London's Heathrow airport said Wednesday it plans to offer fast-track lanes for fully-vaccinated arriving passengers, as the UK government winds down its pandemic curbs.
The government is expected Thursday to announce that travellers coming to England from "amber" countries -- the middle ranking for Covid incidence, covering most of Europe -- will no longer have to quarantine.
In advance, Heathrow said it was launching a pilot for passengers coming from selected destinations to enter an immigration fast track on arrival, after showing proof they have received both doses of a coronavirus vaccine.
"This pilot will allow us to show that pre-departure and arrival checks of vaccination status can be carried out safely at check-in, so that fully vaccinated passengers can avoid quarantine from July 19," Heathrow chief executive John Holland-Kaye said.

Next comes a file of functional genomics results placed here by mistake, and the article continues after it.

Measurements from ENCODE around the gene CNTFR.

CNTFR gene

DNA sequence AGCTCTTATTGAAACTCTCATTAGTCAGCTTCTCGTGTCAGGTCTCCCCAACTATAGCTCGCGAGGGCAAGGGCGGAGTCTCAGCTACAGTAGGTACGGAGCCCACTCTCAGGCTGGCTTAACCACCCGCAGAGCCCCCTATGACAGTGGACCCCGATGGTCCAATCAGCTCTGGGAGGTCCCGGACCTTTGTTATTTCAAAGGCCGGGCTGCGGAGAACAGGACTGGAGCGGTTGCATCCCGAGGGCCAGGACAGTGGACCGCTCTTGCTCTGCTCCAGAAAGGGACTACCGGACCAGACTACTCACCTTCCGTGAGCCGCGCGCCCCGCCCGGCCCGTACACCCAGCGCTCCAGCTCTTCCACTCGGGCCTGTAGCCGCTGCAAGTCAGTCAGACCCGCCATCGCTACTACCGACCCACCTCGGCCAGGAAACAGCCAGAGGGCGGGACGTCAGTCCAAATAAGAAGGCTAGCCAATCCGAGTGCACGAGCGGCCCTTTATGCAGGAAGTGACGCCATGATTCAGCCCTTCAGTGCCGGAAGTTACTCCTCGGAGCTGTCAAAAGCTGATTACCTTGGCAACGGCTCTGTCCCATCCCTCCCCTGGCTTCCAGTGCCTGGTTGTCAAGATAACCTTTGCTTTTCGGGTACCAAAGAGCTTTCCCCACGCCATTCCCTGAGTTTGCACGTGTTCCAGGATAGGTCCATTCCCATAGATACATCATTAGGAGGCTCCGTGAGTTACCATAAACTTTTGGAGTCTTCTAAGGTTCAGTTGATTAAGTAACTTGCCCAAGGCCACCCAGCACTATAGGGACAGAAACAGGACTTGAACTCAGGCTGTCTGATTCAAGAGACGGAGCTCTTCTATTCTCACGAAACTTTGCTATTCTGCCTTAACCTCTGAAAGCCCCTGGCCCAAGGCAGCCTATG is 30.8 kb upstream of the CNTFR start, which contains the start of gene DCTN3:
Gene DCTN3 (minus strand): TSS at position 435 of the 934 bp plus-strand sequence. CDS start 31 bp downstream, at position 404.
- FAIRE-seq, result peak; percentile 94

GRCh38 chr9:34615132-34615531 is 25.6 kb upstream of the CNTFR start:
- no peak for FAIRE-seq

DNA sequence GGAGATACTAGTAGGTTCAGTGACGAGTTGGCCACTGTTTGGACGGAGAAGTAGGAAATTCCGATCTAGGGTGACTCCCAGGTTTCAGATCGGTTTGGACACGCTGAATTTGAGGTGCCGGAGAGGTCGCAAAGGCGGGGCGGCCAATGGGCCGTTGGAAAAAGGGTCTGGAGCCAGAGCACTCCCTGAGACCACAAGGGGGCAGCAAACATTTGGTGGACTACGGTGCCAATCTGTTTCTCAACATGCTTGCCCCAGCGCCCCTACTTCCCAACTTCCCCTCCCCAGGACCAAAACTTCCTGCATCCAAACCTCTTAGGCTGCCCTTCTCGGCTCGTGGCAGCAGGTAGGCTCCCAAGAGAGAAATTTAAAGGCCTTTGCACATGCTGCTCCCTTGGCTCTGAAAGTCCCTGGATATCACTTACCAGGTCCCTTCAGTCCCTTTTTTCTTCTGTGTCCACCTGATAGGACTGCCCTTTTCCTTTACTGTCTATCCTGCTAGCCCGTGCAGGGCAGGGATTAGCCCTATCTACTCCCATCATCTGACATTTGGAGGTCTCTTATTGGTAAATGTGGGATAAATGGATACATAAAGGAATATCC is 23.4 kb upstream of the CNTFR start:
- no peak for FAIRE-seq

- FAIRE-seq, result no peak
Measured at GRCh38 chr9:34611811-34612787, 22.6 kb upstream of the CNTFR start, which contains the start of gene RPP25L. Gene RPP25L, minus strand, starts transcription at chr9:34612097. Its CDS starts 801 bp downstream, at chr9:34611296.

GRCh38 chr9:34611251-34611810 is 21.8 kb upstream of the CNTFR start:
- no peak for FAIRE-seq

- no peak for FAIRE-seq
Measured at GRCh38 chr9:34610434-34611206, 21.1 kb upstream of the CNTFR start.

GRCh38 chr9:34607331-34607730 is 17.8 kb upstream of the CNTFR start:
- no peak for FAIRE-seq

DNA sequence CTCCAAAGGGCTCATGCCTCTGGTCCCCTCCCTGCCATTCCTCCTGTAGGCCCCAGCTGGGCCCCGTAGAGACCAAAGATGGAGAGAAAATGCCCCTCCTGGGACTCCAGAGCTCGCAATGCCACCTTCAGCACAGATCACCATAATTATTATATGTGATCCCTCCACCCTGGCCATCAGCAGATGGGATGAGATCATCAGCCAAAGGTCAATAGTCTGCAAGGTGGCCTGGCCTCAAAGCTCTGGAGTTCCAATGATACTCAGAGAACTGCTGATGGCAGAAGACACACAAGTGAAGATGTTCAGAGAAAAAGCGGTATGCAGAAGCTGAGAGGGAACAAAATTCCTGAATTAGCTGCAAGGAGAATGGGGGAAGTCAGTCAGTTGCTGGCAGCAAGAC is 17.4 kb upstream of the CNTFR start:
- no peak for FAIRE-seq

July 19 is the government's target date for lifting most pandemic restrictions in England, although many scientists are worried about the plan as infection rates soar from the more contagious Delta variant.
The government, however, says a successful mass vaccination programme has weakened the link connecting infections to hospitalisations and deaths.
More than 86 percent of adults in the UK have received at least one jab, and 64 percent are fully vaccinated, according to official data.
"The UK is already falling behind (the) US and EU, and a continued overly cautious approach towards international travel will further impact economic recovery and the 500,000 UK jobs that are at stake," said Shai Weiss, chief executive of the airline Virgin Atlantic.
The Heathrow trial will initially cover passengers flying in on selected flights from Athens, Los Angeles, Montego Bay in Jamaica, and New York.
Health Secretary Sajid Javid on Tuesday said people in England who have been double-jabbed -- as well as under-18s - will no longer have to self-isolate if they have been in contact with someone who tests positive for Covid-19.
But the easing will only apply from August 16, almost a month after other controls are due to have ended, including the mandatory wearing of face masks in enclosed spaces.
The UK's other nations -- Scotland, Wales and Northern Ireland -- set their own health policy and are moving more slowly.